The Comprehensive Drug Abuse Prevention and Control Act was passed under Nixon’s term as part of his war on drugs. This law created the Drug Enforcement Administration (DEA) and regulated drug classification, procurement, distribution, prescription, and registration. Drugs are classified based on indications and potential abuse summarized in Table I.

Table I: Controlled Substances Classification, Distribution, and Examples

Prescription of Schedule II drugs must be written or electronic unless it is directly dispensed by a professional to the user, or in emergency situations. It is not allowed to have corrections; in scenarios with improper information, a new prescription must be issued. Prescription for Schedules III - V drugs may be oral written, or electronic. Transfer of Schedules I and II require the filing of DEA Form 222 and must be to an authorized DEA registrant. Current guidance encourages the use of the Controlled Substances Ordering System (CSOS), an electronic equivalent, which increases the accuracy, turnaround, and inventory management ability. Transfer for Schedules III through V drugs are limited; only one transfer is allowed per day unless the two pharmacies share a real-time database. Any remaining refills must be processed at the pharmacy to which it was transferred. Upon the transfer, the word VOID must be written in cases where the prescription was on paper, and information about the other pharmacy, including the facility DEA number and receiving pharmacist name, must be recorded. Voiding in the system should also be checked. Destruction of any Schedules of controlled substances requires the filing of DEA Form 41.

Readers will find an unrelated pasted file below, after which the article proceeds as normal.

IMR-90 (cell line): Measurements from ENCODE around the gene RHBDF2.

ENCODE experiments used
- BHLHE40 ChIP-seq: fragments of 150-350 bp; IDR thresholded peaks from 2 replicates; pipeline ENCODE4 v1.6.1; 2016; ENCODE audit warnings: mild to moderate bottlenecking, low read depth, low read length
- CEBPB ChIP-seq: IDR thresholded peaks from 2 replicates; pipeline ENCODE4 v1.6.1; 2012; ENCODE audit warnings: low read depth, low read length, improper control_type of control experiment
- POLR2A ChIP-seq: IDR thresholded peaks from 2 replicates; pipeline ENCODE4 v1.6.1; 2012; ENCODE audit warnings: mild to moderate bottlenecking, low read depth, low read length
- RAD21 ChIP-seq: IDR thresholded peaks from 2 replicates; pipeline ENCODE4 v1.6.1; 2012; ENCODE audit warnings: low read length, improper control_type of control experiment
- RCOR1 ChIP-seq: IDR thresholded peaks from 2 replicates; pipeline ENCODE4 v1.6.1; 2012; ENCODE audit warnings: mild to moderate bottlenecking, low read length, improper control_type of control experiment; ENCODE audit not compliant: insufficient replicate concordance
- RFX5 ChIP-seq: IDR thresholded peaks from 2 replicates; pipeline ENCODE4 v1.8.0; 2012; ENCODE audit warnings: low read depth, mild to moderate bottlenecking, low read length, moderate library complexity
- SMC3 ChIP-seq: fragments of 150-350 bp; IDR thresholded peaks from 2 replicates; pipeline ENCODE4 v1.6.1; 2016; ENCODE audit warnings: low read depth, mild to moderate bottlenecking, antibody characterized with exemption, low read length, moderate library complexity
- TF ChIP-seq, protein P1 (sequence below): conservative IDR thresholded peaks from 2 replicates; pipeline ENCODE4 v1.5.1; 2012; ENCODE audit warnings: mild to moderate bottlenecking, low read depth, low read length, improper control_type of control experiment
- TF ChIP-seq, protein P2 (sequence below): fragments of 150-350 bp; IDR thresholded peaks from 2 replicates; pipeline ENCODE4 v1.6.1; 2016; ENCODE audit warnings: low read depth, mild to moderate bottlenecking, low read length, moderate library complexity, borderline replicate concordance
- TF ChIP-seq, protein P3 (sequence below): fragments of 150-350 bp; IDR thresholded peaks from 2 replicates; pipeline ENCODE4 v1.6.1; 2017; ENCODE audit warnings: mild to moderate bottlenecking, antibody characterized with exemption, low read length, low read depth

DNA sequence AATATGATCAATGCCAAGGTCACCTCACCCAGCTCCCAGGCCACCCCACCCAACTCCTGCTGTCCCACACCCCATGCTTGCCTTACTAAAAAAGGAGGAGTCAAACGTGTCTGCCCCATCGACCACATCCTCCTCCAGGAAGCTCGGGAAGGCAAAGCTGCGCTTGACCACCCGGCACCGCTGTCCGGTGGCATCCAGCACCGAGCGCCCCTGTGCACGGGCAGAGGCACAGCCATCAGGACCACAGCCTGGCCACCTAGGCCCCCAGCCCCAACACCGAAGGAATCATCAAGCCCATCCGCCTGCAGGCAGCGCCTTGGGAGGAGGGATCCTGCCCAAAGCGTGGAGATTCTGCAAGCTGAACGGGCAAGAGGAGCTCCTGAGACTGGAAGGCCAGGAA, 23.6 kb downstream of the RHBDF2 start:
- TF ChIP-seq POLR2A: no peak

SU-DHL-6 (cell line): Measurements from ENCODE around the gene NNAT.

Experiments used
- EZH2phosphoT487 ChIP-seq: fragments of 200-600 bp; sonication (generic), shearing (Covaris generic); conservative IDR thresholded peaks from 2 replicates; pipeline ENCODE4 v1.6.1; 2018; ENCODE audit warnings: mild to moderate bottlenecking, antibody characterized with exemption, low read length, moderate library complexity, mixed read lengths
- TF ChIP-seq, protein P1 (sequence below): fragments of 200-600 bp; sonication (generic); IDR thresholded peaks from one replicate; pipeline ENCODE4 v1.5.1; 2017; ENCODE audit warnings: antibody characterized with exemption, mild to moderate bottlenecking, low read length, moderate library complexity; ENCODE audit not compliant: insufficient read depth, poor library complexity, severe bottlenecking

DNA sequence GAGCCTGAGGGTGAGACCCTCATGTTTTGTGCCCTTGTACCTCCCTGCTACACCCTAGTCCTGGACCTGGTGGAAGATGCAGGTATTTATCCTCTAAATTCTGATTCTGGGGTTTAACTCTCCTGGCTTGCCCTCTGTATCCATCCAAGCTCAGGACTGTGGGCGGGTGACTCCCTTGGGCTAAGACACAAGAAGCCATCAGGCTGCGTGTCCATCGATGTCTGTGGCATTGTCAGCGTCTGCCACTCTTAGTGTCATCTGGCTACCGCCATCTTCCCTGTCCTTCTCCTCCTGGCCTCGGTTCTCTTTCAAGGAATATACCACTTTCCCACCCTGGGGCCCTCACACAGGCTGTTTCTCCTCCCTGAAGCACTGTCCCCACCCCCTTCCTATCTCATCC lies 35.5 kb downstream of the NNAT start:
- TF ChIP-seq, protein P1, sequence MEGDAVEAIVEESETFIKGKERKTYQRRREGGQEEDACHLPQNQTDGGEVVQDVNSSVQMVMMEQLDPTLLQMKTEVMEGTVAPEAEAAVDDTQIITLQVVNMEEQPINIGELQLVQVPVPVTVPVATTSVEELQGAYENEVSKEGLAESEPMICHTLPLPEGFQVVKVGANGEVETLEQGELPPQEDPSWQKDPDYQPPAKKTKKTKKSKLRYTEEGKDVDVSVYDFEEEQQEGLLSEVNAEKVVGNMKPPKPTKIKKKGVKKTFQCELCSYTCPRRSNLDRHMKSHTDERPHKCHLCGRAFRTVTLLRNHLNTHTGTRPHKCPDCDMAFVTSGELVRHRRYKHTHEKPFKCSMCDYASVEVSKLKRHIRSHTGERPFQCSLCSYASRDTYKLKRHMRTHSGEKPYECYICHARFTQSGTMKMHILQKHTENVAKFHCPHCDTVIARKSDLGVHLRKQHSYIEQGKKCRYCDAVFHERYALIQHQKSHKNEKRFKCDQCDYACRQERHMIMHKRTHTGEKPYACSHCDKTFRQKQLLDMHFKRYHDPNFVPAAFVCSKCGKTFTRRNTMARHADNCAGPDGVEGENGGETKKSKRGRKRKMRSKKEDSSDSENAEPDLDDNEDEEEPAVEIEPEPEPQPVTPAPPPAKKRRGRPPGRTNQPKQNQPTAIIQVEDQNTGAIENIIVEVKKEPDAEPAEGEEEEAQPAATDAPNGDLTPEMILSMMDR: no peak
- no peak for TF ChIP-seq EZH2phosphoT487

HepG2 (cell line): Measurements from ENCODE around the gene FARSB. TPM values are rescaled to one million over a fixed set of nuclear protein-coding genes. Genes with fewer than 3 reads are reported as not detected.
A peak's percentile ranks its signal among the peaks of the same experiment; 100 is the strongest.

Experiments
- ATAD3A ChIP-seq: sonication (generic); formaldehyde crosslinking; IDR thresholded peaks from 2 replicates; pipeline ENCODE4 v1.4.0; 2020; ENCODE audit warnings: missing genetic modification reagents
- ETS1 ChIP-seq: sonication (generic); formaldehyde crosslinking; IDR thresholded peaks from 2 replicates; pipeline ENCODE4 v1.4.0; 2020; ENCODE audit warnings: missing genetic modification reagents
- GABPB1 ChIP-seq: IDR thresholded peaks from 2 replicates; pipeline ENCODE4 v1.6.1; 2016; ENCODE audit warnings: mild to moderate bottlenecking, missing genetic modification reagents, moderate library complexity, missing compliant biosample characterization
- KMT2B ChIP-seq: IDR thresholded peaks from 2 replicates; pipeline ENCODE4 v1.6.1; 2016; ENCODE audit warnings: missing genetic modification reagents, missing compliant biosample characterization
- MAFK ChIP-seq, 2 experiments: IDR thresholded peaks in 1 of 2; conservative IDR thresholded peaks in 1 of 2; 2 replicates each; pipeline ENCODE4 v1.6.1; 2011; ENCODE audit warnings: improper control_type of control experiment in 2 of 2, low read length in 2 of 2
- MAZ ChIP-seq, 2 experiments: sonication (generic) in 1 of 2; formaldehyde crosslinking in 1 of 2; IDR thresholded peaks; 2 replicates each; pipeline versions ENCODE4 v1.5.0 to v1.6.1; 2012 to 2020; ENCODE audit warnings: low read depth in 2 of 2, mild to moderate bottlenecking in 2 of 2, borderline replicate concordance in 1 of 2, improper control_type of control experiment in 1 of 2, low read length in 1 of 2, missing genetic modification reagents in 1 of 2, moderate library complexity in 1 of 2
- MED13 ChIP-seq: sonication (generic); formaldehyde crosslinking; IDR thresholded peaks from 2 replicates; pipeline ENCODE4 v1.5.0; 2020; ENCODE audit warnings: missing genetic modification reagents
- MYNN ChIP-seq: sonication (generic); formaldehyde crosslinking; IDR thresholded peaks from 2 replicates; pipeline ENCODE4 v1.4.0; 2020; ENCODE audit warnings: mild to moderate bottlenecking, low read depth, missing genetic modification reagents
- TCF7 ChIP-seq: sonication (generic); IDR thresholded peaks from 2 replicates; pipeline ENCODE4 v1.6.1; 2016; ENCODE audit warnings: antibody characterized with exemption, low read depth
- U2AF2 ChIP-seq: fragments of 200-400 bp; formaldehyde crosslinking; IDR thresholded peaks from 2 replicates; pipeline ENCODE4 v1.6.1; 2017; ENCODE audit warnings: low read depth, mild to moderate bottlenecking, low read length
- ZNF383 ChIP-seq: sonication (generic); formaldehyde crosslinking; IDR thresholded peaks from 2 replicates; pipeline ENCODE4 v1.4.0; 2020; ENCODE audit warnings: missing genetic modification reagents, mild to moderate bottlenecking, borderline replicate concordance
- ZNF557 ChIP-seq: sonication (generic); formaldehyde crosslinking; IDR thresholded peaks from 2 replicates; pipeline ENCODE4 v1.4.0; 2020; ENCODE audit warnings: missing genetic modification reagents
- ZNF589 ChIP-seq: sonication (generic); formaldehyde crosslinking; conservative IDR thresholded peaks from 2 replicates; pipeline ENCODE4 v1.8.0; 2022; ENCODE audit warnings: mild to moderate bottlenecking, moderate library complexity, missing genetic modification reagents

In the event of a significant loss of controlled substances, pharmacies must notify the DEA in writing through Form 106 within a business day. It is noteworthy that the level of “significance” is not specified. While all theft must be reported, missing substances due to a damaged or lost product would not require the procedure.[9]